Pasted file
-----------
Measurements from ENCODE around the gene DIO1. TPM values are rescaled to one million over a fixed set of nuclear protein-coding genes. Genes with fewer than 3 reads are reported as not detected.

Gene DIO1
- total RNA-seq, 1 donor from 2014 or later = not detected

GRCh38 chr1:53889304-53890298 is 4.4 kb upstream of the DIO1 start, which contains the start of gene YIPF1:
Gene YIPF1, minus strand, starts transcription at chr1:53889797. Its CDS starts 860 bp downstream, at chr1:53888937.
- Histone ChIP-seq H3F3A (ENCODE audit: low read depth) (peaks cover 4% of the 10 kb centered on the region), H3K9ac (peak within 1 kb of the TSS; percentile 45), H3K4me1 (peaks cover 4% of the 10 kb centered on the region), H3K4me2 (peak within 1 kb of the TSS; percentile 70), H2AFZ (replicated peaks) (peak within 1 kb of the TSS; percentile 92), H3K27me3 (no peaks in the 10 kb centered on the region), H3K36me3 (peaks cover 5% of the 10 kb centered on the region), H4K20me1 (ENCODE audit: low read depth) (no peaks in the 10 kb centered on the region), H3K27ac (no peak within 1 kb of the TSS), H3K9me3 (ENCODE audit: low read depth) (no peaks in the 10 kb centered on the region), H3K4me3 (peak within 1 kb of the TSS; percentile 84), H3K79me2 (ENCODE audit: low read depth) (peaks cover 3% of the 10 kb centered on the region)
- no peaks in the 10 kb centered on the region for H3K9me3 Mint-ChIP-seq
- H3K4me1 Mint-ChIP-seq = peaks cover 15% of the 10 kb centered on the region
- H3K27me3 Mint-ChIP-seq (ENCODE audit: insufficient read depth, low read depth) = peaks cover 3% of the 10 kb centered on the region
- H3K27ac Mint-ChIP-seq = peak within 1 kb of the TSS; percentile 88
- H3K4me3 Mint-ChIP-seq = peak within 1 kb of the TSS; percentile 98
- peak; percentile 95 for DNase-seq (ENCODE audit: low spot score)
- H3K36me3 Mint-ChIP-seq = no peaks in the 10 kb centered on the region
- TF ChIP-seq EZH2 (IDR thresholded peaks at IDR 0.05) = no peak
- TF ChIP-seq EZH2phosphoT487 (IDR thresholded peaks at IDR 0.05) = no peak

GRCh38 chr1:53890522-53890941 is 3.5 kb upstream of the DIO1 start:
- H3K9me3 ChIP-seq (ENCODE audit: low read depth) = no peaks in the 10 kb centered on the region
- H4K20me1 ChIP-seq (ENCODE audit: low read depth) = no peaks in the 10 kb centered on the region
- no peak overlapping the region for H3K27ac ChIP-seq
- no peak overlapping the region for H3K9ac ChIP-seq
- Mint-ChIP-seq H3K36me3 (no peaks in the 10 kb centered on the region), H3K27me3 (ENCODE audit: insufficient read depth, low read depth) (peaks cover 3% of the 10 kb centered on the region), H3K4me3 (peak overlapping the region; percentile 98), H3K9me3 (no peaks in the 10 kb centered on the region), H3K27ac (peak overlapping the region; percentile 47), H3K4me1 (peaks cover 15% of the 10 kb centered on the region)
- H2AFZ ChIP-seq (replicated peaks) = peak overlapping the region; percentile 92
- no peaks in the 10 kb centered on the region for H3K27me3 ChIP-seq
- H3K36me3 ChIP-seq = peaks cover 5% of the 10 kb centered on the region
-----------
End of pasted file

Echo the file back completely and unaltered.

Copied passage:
Measurements from ENCODE around the gene DIO1. TPM values are rescaled to one million over a fixed set of nuclear protein-coding genes. Genes with fewer than 3 reads are reported as not detected.

Gene DIO1
- total RNA-seq, 1 donor from 2014 or later = not detected

GRCh38 chr1:53889304-53890298 is 4.4 kb upstream of the DIO1 start, which contains the start of gene YIPF1:
Gene YIPF1, minus strand, starts transcription at chr1:53889797. Its CDS starts 860 bp downstream, at chr1:53888937.
- Histone ChIP-seq H3F3A (ENCODE audit: low read depth) (peaks cover 4% of the 10 kb centered on the region), H3K9ac (peak within 1 kb of the TSS; percentile 45), H3K4me1 (peaks cover 4% of the 10 kb centered on the region), H3K4me2 (peak within 1 kb of the TSS; percentile 70), H2AFZ (replicated peaks) (peak within 1 kb of the TSS; percentile 92), H3K27me3 (no peaks in the 10 kb centered on the region), H3K36me3 (peaks cover 5% of the 10 kb centered on the region), H4K20me1 (ENCODE audit: low read depth) (no peaks in the 10 kb centered on the region), H3K27ac (no peak within 1 kb of the TSS), H3K9me3 (ENCODE audit: low read depth) (no peaks in the 10 kb centered on the region), H3K4me3 (peak within 1 kb of the TSS; percentile 84), H3K79me2 (ENCODE audit: low read depth) (peaks cover 3% of the 10 kb centered on the region)
- no peaks in the 10 kb centered on the region for H3K9me3 Mint-ChIP-seq
- H3K4me1 Mint-ChIP-seq = peaks cover 15% of the 10 kb centered on the region
- H3K27me3 Mint-ChIP-seq (ENCODE audit: insufficient read depth, low read depth) = peaks cover 3% of the 10 kb centered on the region
- H3K27ac Mint-ChIP-seq = peak within 1 kb of the TSS; percentile 88
- H3K4me3 Mint-ChIP-seq = peak within 1 kb of the TSS; percentile 98
- peak; percentile 95 for DNase-seq (ENCODE audit: low spot score)
- H3K36me3 Mint-ChIP-seq = no peaks in the 10 kb centered on the region
- TF ChIP-seq EZH2 (IDR thresholded peaks at IDR 0.05) = no peak
- TF ChIP-seq EZH2phosphoT487 (IDR thresholded peaks at IDR 0.05) = no peak

GRCh38 chr1:53890522-53890941 is 3.5 kb upstream of the DIO1 start:
- H3K9me3 ChIP-seq (ENCODE audit: low read depth) = no peaks in the 10 kb centered on the region
- H4K20me1 ChIP-seq (ENCODE audit: low read depth) = no peaks in the 10 kb centered on the region
- no peak overlapping the region for H3K27ac ChIP-seq
- no peak overlapping the region for H3K9ac ChIP-seq
- Mint-ChIP-seq H3K36me3 (no peaks in the 10 kb centered on the region), H3K27me3 (ENCODE audit: insufficient read depth, low read depth) (peaks cover 3% of the 10 kb centered on the region), H3K4me3 (peak overlapping the region; percentile 98), H3K9me3 (no peaks in the 10 kb centered on the region), H3K27ac (peak overlapping the region; percentile 47), H3K4me1 (peaks cover 15% of the 10 kb centered on the region)
- H2AFZ ChIP-seq (replicated peaks) = peak overlapping the region; percentile 92
- no peaks in the 10 kb centered on the region for H3K27me3 ChIP-seq
- H3K36me3 ChIP-seq = peaks cover 5% of the 10 kb centered on the region